|Linoleic acid and ulcerative colitis
||[Feb. 7th, 2010|12:04 pm]
Discusses alternatives for immune disorders
Gut 2009;58:1606-1611 doi:10.1136/gut.2008.169078
Inflammatory bowel disease
Linoleic acid, a dietary n-6 polyunsaturated fatty acid, and the aetiology of ulcerative colitis: a nested case–control study within a European prospective cohort study
1. The IBD in EPIC Study Investigators
1. Correspondence to Dr A Hart, University of East Anglia, Norwich, NR4 7TJ, UK; firstname.lastname@example.org
* Revised 21 May 2009
* Accepted 6 June 2009
* Published Online First 23 July 2009
The main finding of this study was more than a doubling of the risk of ulcerative colitis with the highest intake of the dietary n-6 PUFA, linoleic acid. If the association is causative then 30% of all cases could be attributed to such higher intakes.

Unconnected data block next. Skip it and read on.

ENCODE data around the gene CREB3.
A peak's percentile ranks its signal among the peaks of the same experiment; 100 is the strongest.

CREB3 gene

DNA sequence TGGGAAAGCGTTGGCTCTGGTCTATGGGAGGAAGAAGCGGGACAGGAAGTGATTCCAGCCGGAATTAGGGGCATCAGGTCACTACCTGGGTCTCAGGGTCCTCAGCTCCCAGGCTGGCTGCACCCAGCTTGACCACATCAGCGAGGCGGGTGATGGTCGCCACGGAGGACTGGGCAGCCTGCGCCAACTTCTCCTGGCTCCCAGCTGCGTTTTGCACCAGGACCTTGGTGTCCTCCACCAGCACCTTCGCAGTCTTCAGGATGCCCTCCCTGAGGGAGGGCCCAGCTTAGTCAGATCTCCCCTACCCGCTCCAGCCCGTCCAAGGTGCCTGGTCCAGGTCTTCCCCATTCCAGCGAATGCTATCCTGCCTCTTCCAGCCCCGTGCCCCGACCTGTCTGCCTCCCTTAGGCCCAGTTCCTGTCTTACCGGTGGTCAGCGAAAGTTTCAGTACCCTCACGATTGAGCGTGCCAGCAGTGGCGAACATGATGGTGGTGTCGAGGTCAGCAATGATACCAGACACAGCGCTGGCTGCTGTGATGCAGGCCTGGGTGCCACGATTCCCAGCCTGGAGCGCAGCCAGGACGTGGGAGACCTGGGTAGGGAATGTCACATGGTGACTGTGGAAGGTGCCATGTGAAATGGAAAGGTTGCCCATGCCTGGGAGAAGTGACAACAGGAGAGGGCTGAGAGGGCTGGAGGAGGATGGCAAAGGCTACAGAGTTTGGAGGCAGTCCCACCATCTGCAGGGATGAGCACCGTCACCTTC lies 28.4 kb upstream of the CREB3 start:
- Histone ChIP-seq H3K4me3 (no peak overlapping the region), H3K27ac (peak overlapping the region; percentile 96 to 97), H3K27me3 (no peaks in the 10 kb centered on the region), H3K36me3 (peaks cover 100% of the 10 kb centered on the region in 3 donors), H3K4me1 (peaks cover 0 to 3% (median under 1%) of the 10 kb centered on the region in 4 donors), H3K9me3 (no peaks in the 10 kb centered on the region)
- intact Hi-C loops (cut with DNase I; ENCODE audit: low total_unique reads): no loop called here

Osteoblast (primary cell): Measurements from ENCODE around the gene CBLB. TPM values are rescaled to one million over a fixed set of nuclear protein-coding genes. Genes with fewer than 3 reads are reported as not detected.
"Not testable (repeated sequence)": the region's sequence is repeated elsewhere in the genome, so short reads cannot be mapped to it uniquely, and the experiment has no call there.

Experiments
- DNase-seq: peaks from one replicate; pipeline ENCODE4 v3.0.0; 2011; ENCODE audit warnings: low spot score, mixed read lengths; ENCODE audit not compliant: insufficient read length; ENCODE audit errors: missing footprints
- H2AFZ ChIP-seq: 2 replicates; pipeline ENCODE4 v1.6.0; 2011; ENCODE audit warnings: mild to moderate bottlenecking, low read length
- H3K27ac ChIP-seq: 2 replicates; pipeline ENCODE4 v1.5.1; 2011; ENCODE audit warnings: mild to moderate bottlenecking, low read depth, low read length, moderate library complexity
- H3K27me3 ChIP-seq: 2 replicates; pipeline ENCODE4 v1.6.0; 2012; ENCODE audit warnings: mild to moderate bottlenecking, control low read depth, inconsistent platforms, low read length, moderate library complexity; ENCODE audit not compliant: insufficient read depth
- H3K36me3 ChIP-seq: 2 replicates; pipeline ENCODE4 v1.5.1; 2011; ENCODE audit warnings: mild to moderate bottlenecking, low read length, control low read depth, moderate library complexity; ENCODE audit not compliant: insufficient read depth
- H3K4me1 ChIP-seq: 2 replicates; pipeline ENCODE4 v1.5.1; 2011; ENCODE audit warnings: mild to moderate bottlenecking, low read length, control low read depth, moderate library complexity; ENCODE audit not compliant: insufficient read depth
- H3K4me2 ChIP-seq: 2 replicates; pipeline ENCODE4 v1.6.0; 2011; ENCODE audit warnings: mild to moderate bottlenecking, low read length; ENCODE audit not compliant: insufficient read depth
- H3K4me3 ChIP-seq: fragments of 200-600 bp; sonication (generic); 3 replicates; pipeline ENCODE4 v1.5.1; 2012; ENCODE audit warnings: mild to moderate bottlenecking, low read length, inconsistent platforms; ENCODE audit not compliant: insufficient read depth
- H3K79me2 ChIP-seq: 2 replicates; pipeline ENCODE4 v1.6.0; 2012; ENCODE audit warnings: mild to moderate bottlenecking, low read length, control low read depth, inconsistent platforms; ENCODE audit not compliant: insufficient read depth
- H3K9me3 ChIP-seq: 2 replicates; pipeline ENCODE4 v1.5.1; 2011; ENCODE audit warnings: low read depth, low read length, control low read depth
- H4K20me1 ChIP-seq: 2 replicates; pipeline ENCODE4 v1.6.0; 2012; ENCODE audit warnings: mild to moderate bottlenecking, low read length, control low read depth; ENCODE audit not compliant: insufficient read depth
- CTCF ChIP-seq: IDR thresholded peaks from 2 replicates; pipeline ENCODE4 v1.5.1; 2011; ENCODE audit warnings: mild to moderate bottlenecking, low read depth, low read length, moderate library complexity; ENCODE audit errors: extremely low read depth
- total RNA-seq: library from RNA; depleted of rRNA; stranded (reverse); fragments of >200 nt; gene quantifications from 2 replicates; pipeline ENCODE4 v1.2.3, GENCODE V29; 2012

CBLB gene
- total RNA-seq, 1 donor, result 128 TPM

Mod note: Correlation is not causation, but there is a statistically significant correlation between high consumption of linoleic acid and the development of ulcerative colitis.
Linoleic acid is found mainly in vegetable oils, according to Wikipedia. But in reading most of the entry, you will find that linoleic acid is found most often in grains -- wheat, corn, rice. The next highest source is nuts and seeds.
Factory produced meat will also be high in linoleic acid, because mainstream meat production involves heavy grain consumption, which is stored in the fat of said animals.
This could explain the success of the Specific Carbohydrate Diet in treating colitis and Crohn's disease. No grains are allowed on the SCD, and nuts and seeds are limited (even in the form of nut and seed butters).